The class piano for non-majors is for students who have little-to-no experience. If you know how to play piano, and you know how to read notes, the class piano is not necessarily going to help, but more private piano lessons will. There are two options: a half hour or an hour per week for private lessons. They should be aware that there is more of a fee when taking private piano lessons than class piano.
Q: At what skill level do students need to be in order to take private lessons?
A: It would be best for students to come see me first, so I can get an idea of what kind of experience they have. I would be happy to teach people who have no experience, but it might be better for them to start out with class piano. If they want to study piano, they should have at least 30 minutes a day free to practice, which I know is a lot if you are a student with a full course load. That can be hard.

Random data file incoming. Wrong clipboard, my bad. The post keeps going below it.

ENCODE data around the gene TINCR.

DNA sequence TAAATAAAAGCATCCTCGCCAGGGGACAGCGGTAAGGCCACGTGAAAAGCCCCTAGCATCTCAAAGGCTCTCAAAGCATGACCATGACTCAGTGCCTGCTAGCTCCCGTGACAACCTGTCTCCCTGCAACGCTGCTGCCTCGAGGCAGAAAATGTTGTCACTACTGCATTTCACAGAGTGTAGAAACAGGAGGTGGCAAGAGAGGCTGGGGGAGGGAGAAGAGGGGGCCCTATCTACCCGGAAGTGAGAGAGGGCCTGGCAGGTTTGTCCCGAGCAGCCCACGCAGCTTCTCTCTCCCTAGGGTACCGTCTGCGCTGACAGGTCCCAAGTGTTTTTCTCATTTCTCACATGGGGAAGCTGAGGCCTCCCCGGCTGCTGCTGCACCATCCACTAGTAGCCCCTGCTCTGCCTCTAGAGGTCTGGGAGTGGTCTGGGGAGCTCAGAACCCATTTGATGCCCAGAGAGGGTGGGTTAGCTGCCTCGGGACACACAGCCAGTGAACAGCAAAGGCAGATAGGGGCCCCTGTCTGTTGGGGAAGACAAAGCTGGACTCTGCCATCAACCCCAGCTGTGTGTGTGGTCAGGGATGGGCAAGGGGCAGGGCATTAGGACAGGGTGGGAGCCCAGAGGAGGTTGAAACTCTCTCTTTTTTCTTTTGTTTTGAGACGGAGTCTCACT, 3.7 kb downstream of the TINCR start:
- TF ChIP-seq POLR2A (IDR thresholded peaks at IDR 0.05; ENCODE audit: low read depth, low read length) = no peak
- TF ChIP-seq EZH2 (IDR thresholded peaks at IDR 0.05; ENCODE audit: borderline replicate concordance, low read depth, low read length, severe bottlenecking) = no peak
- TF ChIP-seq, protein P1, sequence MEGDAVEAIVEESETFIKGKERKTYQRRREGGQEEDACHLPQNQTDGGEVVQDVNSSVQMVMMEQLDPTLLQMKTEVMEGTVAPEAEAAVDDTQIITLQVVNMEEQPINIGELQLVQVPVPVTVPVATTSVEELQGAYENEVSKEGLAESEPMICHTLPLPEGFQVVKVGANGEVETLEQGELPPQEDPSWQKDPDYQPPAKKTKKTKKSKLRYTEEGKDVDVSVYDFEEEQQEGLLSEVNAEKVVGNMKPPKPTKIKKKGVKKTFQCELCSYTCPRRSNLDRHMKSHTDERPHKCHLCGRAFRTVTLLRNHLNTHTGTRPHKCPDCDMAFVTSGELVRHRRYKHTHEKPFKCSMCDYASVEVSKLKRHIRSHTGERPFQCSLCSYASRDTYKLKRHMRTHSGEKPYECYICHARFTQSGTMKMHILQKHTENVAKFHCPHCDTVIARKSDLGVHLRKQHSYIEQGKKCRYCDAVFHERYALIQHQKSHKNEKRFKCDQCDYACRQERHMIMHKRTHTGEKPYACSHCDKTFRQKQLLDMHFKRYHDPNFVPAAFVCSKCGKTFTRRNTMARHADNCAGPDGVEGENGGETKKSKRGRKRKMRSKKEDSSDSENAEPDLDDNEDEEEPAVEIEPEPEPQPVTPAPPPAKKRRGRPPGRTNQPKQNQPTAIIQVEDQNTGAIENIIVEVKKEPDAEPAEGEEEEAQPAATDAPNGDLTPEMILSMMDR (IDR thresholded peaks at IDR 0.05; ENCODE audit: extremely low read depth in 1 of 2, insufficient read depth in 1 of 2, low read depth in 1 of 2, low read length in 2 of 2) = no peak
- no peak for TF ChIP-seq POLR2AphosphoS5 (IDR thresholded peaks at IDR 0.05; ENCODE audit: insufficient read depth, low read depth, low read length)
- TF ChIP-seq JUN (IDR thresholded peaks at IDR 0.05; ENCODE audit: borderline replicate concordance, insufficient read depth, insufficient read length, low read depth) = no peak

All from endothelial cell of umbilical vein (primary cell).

What I love about this university is that any student, regardless of major, can continue with piano lessons. When I was a student, I had to concentrate so intensely on my piano that I did not have time to do anything else. What’s nice about programs at AU is that students can study other disciplines, but they can also study or minor in piano. I think that reduces stress because they don’t have to practice five hours a day, like I was. But this is all I do.
Q: And you love it?
A: I could not see myself without having music in my life. Teaching is a wonderful gift, and I think that being a teacher is something you must love and be passionate about, and I love it. My performing is not every day, it’s usually in the spring and in the fall. I cannot live my life without having this; it’s part of who I am. It’s really a major part of my life.